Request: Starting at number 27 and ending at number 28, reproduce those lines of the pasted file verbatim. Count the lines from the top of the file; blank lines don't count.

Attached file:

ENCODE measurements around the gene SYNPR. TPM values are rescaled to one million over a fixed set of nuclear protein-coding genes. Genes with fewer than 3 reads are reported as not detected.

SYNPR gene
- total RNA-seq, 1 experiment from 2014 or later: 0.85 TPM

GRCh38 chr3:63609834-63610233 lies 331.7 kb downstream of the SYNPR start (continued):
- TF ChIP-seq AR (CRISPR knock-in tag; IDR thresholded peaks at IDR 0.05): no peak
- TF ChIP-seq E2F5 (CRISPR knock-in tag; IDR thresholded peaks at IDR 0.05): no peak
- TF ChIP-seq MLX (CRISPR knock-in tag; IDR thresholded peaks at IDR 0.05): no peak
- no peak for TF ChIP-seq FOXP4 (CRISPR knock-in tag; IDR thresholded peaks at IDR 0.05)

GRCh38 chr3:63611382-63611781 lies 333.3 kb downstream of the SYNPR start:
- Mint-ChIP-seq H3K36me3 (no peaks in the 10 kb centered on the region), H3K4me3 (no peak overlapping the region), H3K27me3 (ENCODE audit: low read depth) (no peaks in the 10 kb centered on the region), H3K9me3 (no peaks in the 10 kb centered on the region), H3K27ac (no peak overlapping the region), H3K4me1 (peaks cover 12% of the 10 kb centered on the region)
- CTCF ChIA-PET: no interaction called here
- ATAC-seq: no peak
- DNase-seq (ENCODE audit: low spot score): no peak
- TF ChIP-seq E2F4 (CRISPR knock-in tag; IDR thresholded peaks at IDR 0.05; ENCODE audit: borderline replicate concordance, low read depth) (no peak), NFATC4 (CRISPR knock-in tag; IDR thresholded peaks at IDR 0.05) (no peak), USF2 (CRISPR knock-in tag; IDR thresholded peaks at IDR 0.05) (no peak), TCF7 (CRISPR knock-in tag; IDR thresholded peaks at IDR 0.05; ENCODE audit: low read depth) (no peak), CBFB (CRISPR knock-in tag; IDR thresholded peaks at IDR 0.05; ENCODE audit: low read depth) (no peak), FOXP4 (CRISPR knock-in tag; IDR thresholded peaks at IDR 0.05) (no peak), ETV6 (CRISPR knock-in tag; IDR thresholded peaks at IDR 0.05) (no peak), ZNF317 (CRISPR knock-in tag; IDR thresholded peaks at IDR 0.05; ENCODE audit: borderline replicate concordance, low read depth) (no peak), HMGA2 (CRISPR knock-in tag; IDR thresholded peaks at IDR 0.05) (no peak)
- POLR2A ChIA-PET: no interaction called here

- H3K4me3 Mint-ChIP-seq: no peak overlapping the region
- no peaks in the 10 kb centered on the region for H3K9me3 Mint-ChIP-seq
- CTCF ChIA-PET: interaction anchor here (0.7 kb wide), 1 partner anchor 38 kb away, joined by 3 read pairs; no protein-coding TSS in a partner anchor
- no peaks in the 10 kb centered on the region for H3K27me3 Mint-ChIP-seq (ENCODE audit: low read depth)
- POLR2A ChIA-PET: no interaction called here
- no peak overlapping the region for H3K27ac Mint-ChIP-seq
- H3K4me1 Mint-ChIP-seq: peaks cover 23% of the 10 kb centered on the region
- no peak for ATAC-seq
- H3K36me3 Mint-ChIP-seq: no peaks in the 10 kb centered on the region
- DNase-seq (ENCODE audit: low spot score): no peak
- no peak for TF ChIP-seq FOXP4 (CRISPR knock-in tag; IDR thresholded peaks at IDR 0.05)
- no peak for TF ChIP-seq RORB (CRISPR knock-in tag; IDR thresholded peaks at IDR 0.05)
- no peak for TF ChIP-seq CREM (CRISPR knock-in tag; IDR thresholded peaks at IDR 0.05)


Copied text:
- no peak for TF ChIP-seq RORB (CRISPR knock-in tag; IDR thresholded peaks at IDR 0.05)
- no peak for TF ChIP-seq CREM (CRISPR knock-in tag; IDR thresholded peaks at IDR 0.05)